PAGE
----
Growing Plants At The Equator

Growing cannabis indoors removes most of the variables that nature throws at outdoor cultivators. Although free from fluctuations in light, rain, and adverse weather, indoor growers are still subject to climate factors such as temperature and humidity. Cannabis growers that live in equatorial regions are particularly affected by high levels of moisture, which can become quite problematic when growing weed—particularly during the flowering stage where compact buds can become a hotbed for moisture-loving pathogens.

Cannabis plants that have evolved near the equator may also feature traits that mean they take longer to flower. Sativa species that have specialised in these regions may take a stronger push to get them to realise that the days are becoming shorter.

The light cycle remains at around 12/12 at the equator with very little seasonal variation. If your sativas from this region are struggling to push through to the flowering stage, be extremely strict with light exposure indoors. Limit any and all leaks, don’t disturb your plants during their time in darkness and reduce the amount of lighting to 10 hours of lights on and 14 hours off to really force the flowering to begin.

Why Your Cannabis Plants Aren’t Flowering: Are They Males?

Don't worry. You’re not the first to make this mistake if they are. Male plants don’t produce flowers. Instead, they form ball-shaped pollen sacs at the nodes. If you spot a male in your growing space, remove it as soon as possible to avoid fertilisation of your other plants.

When Do Autoflowers Start Flowering?

In contrast to photoperiod strains, autoflowering plants flower based on an internal clock. They evolved in northern latitudes with shorter growing seasons. Their ancestors couldn't afford to wait around and depend on external cues for survival. Autos feature comparatively shorter life cycles and typically begin flowers after five weeks of growth.

How To Force Autoflowers To Bloom

Autoflowering plants initiate the bloom period themselves the vast majority of the time. Around five weeks after germinating, their genetics push them into the flowering phase under the premise that they’re dealing with a short and risky growing season.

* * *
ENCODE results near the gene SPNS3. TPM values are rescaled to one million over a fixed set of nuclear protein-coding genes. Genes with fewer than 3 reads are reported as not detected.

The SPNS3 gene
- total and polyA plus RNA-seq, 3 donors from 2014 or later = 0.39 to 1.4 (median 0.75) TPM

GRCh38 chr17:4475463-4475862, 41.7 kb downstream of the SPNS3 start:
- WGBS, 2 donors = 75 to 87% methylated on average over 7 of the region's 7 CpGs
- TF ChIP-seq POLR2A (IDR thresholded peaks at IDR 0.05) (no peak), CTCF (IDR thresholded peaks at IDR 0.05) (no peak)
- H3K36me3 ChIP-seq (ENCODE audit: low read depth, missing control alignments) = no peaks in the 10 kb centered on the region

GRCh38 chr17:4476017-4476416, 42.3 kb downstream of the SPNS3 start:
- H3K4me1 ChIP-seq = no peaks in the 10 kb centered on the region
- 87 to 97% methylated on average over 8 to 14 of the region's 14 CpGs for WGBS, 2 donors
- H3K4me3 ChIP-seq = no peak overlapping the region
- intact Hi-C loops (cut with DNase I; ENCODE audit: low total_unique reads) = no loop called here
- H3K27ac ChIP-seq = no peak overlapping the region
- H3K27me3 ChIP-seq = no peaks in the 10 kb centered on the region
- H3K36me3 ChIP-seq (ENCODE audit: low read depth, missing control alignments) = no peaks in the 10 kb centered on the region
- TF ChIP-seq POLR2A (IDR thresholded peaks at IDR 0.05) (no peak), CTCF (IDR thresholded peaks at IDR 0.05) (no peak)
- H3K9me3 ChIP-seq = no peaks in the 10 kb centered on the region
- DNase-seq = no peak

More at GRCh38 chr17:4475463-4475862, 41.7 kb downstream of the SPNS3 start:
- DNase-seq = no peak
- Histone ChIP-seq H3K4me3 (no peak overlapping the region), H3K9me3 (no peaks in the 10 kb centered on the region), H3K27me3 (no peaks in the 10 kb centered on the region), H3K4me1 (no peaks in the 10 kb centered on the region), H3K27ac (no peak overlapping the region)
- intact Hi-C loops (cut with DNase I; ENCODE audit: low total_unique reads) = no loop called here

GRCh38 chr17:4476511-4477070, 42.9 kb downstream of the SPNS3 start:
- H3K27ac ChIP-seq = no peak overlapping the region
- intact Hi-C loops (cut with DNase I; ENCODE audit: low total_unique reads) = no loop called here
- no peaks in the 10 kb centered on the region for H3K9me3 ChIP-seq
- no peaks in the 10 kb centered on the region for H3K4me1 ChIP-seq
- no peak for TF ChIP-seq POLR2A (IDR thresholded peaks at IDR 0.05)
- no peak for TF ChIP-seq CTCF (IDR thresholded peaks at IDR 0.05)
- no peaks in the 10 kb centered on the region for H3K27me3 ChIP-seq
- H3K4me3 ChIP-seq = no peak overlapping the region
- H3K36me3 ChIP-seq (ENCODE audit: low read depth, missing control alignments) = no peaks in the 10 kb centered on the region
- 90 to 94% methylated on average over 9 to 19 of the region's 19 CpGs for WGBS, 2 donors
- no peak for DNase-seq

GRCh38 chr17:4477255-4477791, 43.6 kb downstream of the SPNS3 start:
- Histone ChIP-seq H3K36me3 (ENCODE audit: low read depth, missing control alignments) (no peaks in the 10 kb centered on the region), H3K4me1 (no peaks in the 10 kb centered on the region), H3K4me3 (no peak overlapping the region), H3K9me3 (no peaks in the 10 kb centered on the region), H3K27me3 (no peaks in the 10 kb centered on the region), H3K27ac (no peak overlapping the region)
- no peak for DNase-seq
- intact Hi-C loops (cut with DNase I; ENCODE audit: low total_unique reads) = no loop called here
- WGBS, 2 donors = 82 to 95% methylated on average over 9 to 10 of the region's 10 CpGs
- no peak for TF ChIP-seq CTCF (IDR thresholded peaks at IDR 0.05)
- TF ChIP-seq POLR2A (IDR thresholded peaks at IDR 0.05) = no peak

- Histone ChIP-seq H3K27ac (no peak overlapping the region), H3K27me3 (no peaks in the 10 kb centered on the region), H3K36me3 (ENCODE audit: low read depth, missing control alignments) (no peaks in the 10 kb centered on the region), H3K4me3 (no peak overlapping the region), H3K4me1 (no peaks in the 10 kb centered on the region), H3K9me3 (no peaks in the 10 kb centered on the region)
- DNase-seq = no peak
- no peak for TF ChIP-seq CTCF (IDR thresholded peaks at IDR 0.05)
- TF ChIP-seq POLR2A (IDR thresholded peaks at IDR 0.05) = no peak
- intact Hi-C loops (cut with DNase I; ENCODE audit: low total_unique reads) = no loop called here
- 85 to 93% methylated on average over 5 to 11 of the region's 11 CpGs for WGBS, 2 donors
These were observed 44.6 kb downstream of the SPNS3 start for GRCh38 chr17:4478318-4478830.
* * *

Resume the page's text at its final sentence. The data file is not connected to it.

Many growers greatly value this unique adaptation. It makes for much shorter growing times and rapid harvests that benefit stealthy and commercial growers alike.

However, on rare occasions, this internal mechanism fails. Some genetic malfunction causes autoflowering strains to continue cruising in the vegetative phase. Although this can cause distress in the grower and waste a little time, you can still salvage these plants.

First of all, you should wait a little longer. Oftentimes these plants just need a little time to catch up and eventually get the message. If your plants are still showing no sign of flowering after an additional three weeks, you’ll need to take other measures. Reducing the life cycle to 12/12 usually provides enough of a stimulus to force these stubborn specimens into the flowering phase.

How Do I Know When My Autoflower Starts Budding?

Again, if you want to know precisely when your autoflowers start budding, you need to keep a close eye on the nodes. As soon as you see small pistils appear at these locations, take it as a sign that you have cannabinoid-rich flowers on the way.